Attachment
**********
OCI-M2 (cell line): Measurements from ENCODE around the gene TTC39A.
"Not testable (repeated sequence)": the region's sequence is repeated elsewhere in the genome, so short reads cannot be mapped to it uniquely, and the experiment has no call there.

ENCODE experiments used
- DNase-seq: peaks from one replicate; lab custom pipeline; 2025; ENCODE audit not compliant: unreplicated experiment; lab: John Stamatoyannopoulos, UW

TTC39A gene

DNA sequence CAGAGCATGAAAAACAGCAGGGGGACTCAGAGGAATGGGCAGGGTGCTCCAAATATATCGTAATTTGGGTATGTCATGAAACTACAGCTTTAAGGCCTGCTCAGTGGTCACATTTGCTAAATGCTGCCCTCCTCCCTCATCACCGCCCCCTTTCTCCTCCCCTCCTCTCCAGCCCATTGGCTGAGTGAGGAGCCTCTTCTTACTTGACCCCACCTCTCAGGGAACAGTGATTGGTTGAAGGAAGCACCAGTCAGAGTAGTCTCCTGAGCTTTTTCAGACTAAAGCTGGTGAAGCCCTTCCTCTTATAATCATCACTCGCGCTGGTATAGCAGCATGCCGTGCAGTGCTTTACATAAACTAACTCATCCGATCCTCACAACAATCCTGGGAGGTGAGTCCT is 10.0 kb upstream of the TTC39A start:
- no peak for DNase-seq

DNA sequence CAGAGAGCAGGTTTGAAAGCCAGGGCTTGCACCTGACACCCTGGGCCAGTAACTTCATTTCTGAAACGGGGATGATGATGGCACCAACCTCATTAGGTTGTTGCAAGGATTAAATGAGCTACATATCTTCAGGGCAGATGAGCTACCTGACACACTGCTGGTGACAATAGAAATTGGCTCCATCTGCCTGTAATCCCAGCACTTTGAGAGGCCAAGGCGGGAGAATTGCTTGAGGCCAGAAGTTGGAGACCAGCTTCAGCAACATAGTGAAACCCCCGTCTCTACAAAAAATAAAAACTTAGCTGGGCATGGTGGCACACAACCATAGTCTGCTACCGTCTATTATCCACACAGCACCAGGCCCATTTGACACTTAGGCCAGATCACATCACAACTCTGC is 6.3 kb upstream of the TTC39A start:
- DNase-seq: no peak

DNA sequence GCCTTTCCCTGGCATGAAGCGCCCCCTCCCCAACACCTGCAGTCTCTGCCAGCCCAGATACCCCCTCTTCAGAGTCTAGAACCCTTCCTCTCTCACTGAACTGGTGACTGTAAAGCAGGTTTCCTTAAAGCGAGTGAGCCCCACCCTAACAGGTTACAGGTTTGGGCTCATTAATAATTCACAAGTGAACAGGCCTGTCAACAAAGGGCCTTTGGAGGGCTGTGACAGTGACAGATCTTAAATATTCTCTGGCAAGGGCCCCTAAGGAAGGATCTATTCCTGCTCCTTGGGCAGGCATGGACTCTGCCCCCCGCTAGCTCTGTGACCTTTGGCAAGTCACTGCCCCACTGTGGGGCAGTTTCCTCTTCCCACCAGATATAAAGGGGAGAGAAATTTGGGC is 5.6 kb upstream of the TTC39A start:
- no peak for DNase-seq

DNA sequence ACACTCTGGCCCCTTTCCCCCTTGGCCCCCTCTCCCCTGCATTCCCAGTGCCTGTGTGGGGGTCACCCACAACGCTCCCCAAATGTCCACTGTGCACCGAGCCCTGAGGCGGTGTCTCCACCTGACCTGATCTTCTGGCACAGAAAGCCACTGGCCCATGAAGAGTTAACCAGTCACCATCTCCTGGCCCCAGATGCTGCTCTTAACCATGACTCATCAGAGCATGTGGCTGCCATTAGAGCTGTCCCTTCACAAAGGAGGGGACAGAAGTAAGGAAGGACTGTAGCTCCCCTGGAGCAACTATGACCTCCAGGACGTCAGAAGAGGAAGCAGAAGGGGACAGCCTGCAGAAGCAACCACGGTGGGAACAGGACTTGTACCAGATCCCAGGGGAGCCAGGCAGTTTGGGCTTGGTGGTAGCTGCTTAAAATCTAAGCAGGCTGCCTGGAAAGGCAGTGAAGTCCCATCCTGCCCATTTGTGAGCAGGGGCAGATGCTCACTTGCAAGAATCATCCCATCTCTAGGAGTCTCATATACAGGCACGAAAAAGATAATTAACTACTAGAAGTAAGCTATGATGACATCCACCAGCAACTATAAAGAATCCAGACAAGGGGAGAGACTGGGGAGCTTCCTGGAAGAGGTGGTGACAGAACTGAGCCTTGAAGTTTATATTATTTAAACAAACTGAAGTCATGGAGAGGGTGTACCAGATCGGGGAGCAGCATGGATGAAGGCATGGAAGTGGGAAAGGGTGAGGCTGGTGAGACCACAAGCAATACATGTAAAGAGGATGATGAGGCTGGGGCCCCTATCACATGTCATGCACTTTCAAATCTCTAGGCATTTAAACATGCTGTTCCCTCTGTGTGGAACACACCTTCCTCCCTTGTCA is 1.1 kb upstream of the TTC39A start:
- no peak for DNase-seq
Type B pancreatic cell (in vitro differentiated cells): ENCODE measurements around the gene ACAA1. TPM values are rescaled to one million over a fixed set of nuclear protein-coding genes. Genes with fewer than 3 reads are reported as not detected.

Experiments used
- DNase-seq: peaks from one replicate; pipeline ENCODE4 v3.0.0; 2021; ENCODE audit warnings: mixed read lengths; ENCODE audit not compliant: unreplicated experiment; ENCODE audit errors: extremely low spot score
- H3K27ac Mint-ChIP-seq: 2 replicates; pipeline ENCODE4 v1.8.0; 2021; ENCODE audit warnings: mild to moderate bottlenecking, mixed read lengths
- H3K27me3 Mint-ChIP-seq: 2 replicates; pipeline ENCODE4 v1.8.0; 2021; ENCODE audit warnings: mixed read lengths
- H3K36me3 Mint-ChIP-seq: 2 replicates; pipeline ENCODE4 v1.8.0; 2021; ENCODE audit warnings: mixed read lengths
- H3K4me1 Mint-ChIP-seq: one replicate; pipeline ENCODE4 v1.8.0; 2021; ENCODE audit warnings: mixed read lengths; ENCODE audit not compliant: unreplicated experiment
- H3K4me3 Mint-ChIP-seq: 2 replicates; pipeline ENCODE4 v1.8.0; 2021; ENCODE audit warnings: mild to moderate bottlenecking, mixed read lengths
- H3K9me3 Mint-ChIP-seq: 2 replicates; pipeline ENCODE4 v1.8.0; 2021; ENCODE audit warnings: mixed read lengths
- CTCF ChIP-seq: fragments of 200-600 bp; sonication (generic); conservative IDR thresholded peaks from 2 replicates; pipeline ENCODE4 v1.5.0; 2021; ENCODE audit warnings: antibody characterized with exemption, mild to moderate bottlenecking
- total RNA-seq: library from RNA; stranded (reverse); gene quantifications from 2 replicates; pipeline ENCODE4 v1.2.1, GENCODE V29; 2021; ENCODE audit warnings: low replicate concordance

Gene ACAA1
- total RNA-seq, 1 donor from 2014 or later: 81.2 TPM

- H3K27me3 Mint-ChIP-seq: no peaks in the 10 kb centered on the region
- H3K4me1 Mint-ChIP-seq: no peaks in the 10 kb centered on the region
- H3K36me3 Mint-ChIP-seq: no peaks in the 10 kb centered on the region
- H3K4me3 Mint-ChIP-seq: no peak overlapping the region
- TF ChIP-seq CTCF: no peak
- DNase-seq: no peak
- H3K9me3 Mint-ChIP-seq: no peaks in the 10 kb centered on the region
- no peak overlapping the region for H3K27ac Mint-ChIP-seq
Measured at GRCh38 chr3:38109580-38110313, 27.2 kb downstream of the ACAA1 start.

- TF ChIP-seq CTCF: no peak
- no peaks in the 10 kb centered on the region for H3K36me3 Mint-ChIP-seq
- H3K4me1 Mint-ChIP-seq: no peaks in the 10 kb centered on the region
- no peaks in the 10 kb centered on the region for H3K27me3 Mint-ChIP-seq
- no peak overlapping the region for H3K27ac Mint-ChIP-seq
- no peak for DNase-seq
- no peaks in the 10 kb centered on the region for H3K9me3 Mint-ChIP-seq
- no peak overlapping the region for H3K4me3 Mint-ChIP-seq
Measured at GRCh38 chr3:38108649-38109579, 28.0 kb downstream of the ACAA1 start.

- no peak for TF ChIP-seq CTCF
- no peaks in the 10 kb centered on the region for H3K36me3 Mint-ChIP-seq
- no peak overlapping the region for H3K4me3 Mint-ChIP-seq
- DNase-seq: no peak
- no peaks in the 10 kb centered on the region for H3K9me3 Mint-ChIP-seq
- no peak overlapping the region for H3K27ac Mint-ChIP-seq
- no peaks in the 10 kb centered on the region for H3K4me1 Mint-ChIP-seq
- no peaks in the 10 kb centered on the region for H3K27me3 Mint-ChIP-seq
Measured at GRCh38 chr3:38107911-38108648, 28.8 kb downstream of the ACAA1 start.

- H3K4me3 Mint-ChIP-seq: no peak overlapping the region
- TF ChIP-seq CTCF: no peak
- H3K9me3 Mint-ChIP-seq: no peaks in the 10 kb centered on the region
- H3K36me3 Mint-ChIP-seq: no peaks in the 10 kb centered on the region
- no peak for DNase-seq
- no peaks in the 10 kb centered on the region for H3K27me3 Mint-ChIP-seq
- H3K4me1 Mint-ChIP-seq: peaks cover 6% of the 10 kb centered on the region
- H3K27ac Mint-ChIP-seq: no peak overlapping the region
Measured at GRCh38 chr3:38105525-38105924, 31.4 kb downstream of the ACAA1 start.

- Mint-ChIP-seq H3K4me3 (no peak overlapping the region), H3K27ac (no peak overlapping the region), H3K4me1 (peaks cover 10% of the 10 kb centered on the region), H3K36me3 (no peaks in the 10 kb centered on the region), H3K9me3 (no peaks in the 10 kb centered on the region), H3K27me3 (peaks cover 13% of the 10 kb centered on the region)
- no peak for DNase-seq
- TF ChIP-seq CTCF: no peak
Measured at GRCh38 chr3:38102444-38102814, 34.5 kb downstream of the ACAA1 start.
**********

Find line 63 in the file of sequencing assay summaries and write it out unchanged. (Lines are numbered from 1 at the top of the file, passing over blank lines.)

- Mint-ChIP-seq H3K4me3 (no peak overlapping the region), H3K27ac (no peak overlapping the region), H3K4me1 (peaks cover 10% of the 10 kb centered on the region), H3K36me3 (no peaks in the 10 kb centered on the region), H3K9me3 (no peaks in the 10 kb centered on the region), H3K27me3 (peaks cover 13% of the 10 kb centered on the region)